In Pursuit of being like Jesus

The Essay follows the Poem

Suffering Love

A Poem by Phillip Michael Garner

 

A little light Lord for the darkness around me

A little light Lord for the pain inside me

A little relief from the constant incessant battering of suffering

 

Forgive me

I am not as strong because love is my weakness

 

Everything hurts

I am not as strong because hope holds me

 

Forgive me

I am bound by the truth of eternity

 

Everything hurts

I cleanse my thoughts and weigh my soul

 

Grace has fled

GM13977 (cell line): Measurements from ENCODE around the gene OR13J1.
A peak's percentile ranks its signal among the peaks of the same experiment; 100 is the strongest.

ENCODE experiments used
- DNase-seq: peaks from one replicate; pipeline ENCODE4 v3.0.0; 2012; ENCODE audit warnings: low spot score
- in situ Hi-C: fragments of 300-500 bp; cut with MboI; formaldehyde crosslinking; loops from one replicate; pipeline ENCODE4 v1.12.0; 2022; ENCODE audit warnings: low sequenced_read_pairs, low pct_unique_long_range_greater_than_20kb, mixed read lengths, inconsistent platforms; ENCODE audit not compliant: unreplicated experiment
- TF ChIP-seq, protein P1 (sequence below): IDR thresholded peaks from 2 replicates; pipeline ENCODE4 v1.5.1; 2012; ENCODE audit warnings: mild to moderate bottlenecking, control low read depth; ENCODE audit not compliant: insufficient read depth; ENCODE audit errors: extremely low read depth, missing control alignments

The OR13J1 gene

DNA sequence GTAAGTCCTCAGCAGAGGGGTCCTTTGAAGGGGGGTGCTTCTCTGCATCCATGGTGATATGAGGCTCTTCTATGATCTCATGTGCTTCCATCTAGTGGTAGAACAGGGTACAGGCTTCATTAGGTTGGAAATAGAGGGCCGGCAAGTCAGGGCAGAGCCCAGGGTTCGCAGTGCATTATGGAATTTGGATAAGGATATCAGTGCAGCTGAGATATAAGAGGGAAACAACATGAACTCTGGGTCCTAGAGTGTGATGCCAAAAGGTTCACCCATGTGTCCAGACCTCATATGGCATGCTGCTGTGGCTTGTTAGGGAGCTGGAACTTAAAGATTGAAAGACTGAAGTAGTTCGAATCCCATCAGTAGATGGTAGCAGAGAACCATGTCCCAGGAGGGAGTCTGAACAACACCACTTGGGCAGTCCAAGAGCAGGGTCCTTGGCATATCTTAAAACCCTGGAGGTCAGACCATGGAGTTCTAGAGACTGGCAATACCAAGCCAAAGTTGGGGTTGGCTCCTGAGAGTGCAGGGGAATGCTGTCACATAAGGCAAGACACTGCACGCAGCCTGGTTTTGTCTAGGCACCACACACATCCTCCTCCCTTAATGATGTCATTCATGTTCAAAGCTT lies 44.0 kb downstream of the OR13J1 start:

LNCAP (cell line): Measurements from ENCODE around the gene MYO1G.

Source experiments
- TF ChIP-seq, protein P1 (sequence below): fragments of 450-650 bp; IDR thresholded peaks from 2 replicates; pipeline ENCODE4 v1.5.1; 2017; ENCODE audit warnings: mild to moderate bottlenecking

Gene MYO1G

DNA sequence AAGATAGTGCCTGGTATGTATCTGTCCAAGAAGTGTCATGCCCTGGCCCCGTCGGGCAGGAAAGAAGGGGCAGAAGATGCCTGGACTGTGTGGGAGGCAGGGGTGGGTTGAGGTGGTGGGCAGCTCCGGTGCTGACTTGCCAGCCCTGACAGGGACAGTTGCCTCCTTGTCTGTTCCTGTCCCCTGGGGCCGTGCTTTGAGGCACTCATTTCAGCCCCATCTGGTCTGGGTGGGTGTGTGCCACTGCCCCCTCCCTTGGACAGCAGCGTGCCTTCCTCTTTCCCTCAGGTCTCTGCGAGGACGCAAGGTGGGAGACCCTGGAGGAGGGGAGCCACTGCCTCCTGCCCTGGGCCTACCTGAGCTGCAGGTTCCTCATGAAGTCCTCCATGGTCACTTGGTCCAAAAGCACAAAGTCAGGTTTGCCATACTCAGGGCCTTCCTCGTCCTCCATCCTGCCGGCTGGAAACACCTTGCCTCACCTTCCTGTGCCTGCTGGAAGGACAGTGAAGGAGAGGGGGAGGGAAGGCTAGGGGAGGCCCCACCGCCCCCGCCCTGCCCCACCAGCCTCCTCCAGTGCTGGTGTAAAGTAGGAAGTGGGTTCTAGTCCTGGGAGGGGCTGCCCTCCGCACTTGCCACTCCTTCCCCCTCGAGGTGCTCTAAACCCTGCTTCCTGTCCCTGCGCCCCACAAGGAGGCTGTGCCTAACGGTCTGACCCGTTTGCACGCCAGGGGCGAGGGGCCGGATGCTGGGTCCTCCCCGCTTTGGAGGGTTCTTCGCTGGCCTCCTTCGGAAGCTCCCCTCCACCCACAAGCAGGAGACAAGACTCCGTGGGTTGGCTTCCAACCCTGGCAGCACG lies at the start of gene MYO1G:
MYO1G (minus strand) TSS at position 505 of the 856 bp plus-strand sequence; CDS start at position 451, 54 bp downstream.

All around me is immaturity and arrogance

 

Even my own have disposed of me

I love, only to receive rejection

I give and receive less than nothing

Where are you Lord?

 

I am not a fool

I understand more than my peers

I have sat at the feet of the learned

I have wept before you - for you have been my teacher

Thoughts of you fill me always yet the terror of your absence overwhelms

 

I am old now

Is there no sweetness for the aged?

My back is weak and my strength gone

Is there no love for the aged?

 

I have given to the poor

I have wrestled with untruth

I have protected the weak and walked with the rejected

My emotions fail – yet I go on

 

In Pursuit of being like Jesus